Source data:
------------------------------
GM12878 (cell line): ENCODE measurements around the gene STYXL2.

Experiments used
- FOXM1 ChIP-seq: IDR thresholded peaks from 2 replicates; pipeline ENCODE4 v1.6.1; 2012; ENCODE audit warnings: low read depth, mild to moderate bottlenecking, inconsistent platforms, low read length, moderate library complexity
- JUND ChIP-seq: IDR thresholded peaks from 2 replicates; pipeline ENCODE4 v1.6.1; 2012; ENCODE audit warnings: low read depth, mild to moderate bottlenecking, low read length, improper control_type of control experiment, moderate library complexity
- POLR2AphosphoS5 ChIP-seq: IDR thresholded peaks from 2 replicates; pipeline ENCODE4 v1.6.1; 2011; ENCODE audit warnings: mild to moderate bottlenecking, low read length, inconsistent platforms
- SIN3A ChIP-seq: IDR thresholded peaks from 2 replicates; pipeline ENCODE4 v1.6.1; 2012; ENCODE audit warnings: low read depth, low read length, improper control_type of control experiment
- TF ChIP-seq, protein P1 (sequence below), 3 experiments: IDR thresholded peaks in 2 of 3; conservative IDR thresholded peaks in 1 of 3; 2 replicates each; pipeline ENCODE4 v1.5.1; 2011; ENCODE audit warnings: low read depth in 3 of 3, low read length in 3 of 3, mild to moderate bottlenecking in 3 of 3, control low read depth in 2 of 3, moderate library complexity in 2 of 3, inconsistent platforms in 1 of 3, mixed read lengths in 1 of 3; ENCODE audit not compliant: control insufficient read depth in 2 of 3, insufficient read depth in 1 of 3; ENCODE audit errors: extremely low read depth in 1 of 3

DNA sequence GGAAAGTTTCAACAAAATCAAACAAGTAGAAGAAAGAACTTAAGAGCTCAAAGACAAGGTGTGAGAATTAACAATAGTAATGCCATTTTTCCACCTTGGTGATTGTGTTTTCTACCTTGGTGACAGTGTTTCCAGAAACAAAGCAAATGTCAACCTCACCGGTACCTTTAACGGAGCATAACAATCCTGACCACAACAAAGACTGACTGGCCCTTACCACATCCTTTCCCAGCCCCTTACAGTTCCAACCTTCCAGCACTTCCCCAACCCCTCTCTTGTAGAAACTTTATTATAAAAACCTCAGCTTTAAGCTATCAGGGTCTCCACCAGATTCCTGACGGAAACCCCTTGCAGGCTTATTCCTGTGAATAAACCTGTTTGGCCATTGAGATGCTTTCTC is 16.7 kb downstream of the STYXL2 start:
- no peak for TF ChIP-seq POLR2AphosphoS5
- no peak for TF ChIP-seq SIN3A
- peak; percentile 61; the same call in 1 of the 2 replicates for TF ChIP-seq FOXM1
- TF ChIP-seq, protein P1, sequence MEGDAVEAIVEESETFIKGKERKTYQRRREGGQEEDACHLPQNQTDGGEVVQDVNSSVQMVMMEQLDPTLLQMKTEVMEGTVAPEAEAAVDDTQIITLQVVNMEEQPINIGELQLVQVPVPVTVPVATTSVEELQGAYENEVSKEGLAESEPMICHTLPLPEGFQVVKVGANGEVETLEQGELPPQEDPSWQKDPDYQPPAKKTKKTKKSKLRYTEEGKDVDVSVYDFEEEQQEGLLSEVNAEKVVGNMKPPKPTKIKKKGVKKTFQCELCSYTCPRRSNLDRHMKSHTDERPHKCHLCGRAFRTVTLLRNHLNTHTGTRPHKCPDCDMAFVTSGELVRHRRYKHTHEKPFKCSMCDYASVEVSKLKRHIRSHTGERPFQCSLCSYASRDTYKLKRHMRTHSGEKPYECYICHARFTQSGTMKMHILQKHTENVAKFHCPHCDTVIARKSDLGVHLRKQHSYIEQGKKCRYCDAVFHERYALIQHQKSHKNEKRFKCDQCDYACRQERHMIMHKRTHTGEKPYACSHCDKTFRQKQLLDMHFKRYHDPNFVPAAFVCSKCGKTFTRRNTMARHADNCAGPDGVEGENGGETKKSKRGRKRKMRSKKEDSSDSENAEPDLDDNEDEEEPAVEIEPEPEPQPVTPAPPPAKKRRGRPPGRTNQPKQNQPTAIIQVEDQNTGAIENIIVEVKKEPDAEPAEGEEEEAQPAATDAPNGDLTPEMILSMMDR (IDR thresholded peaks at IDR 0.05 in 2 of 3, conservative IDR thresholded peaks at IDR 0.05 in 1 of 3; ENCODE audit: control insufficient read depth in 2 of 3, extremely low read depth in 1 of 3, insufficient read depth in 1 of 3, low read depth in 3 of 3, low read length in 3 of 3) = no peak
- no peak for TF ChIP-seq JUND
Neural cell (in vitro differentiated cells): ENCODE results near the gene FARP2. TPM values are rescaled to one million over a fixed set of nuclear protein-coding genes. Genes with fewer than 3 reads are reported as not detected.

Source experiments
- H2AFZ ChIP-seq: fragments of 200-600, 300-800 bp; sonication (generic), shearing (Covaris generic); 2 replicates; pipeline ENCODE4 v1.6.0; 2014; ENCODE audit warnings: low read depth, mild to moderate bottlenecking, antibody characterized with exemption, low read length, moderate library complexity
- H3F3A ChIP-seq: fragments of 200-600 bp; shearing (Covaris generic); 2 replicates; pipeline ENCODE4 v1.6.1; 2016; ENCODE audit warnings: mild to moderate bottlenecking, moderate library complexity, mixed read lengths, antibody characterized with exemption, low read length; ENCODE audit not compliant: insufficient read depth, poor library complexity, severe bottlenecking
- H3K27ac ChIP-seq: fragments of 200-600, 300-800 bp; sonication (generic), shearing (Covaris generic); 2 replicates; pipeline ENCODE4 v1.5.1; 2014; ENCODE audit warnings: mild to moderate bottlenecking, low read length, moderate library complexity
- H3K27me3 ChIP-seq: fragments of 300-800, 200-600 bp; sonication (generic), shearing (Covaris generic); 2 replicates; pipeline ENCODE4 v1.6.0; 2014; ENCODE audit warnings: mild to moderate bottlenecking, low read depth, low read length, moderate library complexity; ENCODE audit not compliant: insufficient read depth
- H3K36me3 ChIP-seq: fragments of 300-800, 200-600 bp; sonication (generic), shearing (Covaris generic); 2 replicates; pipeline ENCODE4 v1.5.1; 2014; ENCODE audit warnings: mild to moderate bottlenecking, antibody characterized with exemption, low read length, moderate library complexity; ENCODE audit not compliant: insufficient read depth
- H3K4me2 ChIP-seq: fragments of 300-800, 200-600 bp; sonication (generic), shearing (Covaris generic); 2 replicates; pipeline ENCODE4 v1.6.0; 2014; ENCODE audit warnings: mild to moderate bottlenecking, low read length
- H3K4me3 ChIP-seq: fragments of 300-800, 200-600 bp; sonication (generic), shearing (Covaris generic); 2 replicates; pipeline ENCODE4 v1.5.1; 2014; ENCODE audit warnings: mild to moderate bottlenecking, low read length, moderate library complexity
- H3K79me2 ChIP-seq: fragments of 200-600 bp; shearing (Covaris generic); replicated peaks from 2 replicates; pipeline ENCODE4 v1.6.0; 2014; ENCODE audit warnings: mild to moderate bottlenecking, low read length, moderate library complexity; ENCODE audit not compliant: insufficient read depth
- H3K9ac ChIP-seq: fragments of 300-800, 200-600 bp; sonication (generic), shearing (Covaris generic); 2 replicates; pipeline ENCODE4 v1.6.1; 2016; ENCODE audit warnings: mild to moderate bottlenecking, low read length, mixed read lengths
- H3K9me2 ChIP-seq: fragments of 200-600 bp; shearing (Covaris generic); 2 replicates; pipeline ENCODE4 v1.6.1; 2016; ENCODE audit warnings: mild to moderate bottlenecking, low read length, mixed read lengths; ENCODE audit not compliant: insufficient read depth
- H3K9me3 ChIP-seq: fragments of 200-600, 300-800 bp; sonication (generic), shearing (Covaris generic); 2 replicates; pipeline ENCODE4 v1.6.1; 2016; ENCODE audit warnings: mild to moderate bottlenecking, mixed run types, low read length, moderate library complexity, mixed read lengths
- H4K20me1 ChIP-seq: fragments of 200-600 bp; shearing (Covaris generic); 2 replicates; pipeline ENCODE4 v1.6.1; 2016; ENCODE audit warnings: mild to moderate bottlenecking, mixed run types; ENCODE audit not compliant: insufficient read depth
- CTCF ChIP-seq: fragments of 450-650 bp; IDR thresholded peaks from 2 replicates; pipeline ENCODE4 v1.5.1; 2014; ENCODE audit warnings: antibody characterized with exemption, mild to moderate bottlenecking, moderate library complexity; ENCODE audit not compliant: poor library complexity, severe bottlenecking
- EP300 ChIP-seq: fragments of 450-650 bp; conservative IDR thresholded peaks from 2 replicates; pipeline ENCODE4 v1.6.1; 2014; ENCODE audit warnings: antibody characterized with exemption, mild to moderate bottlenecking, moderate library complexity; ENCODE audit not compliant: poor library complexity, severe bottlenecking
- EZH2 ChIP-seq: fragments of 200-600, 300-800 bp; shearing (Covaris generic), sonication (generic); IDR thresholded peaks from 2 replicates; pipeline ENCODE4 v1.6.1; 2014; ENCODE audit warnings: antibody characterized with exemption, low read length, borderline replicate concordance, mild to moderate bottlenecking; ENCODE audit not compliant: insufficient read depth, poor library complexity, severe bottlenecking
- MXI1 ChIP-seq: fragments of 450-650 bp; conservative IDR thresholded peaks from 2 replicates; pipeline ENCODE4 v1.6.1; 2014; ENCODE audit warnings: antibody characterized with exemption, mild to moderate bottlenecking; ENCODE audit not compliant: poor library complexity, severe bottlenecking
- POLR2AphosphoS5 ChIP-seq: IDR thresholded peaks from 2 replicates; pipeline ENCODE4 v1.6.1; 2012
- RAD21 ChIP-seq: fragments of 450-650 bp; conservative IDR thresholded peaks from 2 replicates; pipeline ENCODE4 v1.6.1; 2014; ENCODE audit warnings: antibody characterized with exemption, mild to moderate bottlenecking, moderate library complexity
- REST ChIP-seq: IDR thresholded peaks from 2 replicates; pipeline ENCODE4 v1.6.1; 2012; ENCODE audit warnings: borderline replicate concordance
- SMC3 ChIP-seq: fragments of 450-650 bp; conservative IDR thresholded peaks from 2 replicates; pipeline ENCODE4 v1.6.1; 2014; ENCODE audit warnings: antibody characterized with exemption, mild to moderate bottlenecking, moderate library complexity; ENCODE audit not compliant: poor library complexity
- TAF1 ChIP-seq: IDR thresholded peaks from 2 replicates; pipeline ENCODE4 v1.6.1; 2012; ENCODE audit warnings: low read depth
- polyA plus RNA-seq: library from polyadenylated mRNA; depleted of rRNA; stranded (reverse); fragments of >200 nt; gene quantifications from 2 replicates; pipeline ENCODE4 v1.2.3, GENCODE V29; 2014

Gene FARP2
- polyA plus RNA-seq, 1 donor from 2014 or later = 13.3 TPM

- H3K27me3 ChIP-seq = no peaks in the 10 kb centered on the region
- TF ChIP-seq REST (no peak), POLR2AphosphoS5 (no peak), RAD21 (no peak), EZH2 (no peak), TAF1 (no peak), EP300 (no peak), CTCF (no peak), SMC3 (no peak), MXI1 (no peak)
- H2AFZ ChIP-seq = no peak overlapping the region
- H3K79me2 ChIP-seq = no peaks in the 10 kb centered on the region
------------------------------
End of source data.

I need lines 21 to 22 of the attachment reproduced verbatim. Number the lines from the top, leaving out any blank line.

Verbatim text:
- H3K4me2 ChIP-seq: fragments of 300-800, 200-600 bp; sonication (generic), shearing (Covaris generic); 2 replicates; pipeline ENCODE4 v1.6.0; 2014; ENCODE audit warnings: mild to moderate bottlenecking, low read length
- H3K4me3 ChIP-seq: fragments of 300-800, 200-600 bp; sonication (generic), shearing (Covaris generic); 2 replicates; pipeline ENCODE4 v1.5.1; 2014; ENCODE audit warnings: mild to moderate bottlenecking, low read length, moderate library complexity